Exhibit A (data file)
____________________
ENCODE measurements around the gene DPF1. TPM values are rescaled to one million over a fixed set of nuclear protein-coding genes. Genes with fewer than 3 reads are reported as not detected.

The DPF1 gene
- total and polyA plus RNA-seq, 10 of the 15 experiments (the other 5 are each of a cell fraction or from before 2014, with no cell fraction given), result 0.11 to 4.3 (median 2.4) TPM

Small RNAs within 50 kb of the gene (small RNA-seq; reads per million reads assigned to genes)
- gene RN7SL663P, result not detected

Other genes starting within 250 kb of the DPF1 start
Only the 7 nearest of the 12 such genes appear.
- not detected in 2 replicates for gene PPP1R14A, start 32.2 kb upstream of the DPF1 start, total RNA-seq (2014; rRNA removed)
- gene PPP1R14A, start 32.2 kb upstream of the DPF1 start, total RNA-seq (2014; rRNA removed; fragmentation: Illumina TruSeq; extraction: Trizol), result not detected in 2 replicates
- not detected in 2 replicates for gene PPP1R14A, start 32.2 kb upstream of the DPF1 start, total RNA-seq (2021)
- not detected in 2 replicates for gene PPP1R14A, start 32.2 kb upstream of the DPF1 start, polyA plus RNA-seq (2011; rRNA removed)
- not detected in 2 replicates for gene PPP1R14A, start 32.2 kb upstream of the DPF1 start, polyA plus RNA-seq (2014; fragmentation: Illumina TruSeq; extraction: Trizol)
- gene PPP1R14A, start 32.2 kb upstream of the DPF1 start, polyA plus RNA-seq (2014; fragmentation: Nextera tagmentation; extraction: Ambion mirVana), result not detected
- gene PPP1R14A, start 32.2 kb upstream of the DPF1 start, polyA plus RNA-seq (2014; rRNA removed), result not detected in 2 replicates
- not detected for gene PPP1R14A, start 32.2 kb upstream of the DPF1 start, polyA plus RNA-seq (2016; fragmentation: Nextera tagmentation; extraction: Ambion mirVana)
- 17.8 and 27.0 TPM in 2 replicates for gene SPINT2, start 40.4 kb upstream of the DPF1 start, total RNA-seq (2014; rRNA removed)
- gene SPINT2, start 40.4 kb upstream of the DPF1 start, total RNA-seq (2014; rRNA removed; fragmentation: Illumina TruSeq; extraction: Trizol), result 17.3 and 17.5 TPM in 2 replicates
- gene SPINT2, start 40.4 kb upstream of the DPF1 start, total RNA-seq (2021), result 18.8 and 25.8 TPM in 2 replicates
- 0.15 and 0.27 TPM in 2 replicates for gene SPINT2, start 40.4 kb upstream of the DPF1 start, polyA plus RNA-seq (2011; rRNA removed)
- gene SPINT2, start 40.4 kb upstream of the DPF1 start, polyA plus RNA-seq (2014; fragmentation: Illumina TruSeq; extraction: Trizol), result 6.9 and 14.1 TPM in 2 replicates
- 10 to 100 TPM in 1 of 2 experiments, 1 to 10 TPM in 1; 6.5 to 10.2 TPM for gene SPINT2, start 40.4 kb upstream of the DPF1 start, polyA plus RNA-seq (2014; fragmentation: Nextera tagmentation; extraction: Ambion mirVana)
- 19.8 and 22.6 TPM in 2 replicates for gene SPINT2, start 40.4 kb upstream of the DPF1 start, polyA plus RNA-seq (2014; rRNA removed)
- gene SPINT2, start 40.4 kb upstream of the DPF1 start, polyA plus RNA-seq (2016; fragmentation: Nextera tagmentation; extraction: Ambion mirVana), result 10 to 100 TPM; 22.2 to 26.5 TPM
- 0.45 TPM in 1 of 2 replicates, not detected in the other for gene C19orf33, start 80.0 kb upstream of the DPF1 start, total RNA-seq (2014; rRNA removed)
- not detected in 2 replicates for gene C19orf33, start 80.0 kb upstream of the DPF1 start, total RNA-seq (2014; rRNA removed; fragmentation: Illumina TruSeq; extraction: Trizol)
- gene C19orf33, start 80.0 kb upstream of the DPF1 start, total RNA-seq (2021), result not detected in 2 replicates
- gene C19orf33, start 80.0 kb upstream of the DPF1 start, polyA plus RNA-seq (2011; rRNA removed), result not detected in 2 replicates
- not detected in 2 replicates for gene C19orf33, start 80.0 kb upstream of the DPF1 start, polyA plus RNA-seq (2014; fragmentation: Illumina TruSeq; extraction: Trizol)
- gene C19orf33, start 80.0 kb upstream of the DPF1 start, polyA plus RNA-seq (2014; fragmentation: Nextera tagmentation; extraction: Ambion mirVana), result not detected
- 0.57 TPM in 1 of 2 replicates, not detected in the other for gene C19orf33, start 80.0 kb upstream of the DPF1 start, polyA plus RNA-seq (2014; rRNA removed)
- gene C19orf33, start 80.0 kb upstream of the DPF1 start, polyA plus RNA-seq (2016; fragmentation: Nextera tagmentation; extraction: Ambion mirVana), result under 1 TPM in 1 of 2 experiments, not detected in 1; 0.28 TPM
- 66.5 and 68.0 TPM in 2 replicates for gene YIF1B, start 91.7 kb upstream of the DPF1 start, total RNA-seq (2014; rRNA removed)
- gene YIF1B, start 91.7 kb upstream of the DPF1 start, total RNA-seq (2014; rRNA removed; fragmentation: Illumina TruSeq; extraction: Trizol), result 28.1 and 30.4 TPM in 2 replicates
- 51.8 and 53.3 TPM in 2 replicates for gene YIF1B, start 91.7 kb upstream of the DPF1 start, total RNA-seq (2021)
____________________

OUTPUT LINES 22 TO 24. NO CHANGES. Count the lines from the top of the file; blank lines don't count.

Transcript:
- 19.8 and 22.6 TPM in 2 replicates for gene SPINT2, start 40.4 kb upstream of the DPF1 start, polyA plus RNA-seq (2014; rRNA removed)
- gene SPINT2, start 40.4 kb upstream of the DPF1 start, polyA plus RNA-seq (2016; fragmentation: Nextera tagmentation; extraction: Ambion mirVana), result 10 to 100 TPM; 22.2 to 26.5 TPM
- 0.45 TPM in 1 of 2 replicates, not detected in the other for gene C19orf33, start 80.0 kb upstream of the DPF1 start, total RNA-seq (2014; rRNA removed)